Understanding mistakes of the past can help guide U.S. transportation policy in the future.
In 2010, Americans drove for 85 percent of their daily trips, compared to car trip shares of 50 to 65 percent in Europe. Longer trip distances only partially explain the difference. Roughly 30 percent of daily trips are shorter than a mile on either side of the Atlantic. But of those under one-mile trips, Americans drove almost 70 percent of the time, while Europeans made 70 percent of their short trips by bicycle, foot, or public transportation. The statistics don't reveal the sources of this disparity, but there are nine main reasons American metro areas have ended up so much more car-dependent than cities in Western Europe.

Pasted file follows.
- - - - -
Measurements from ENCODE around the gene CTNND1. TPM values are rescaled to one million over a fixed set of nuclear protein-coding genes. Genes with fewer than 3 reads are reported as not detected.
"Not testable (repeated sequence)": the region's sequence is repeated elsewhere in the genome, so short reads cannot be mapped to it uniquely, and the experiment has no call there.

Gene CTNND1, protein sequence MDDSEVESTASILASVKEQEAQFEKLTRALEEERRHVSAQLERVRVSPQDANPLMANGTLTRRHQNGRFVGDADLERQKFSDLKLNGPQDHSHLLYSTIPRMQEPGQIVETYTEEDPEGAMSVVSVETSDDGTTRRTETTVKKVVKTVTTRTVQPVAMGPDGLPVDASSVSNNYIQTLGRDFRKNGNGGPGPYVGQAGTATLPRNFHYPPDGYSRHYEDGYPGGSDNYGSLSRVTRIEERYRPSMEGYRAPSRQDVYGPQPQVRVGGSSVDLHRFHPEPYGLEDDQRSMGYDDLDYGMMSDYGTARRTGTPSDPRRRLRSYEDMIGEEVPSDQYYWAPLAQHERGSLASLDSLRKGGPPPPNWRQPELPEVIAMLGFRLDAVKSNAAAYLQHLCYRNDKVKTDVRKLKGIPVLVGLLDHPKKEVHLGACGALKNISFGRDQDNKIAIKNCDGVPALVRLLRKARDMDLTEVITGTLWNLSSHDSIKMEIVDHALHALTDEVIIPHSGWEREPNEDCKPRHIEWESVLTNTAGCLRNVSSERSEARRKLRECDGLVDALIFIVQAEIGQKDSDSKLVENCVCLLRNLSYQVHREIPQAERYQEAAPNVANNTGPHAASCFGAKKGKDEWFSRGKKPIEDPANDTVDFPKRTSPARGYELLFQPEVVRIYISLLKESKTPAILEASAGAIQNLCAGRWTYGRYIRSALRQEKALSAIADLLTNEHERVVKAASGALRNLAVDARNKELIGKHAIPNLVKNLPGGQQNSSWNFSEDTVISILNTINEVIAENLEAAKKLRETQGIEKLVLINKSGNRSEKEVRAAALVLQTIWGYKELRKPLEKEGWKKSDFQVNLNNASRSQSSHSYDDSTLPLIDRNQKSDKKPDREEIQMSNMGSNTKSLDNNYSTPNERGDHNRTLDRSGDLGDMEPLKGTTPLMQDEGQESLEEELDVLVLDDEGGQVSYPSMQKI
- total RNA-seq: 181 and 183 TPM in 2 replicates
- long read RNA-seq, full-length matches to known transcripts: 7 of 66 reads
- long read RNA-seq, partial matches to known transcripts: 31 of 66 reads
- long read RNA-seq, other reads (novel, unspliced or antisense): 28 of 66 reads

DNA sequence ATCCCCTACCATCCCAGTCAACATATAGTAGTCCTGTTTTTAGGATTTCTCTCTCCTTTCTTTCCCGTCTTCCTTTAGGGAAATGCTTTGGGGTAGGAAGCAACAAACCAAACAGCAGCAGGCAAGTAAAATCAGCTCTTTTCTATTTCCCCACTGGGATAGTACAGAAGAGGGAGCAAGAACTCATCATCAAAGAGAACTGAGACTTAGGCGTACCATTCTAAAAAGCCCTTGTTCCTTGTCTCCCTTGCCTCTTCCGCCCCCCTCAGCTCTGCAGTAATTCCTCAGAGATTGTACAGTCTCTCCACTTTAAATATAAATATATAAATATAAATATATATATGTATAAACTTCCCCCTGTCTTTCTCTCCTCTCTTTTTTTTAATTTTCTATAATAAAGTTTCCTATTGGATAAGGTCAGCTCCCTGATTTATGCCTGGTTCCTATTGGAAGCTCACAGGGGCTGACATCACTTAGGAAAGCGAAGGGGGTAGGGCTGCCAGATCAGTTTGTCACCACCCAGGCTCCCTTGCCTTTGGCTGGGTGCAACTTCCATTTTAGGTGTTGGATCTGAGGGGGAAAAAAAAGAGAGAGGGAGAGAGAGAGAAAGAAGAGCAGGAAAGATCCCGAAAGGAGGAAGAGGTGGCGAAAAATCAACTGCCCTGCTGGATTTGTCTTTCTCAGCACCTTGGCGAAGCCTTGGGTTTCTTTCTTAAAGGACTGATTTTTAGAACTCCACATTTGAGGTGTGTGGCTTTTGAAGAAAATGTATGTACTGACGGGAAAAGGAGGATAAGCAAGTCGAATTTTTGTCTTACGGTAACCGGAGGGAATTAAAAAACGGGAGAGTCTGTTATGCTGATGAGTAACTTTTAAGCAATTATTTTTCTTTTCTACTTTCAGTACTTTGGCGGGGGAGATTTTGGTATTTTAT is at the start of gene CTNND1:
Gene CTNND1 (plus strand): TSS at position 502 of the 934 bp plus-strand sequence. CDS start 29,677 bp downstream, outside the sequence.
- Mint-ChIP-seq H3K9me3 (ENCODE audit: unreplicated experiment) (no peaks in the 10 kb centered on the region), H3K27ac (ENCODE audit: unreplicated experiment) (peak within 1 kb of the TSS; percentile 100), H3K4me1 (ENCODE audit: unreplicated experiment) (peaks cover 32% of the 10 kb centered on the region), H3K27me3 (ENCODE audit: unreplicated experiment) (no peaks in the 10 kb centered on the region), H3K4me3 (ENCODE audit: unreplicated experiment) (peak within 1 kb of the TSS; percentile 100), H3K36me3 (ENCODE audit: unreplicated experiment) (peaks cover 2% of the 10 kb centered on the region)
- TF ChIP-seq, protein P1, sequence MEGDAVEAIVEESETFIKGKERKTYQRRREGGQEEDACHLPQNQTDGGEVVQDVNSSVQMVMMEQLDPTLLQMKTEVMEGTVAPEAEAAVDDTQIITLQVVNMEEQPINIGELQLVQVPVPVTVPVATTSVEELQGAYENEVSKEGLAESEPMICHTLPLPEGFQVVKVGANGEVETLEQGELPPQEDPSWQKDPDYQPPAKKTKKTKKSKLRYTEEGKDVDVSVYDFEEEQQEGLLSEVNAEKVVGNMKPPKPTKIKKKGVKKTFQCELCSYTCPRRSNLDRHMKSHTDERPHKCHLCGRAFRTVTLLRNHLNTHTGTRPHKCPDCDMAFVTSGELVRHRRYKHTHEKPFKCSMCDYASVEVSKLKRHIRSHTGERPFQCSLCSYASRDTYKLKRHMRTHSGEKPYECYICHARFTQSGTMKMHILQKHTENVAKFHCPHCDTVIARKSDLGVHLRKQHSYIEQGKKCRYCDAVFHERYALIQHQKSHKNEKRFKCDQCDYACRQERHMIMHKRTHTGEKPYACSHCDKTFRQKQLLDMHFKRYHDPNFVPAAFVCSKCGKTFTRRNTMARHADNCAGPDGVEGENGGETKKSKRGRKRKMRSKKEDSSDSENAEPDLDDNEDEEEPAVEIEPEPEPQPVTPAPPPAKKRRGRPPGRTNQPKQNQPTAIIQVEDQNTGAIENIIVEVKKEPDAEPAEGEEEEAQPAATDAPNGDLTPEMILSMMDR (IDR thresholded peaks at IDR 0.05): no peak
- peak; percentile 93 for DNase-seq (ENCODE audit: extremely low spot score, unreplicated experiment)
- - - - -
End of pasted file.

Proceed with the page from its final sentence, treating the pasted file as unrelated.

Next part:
Via Seth Dixon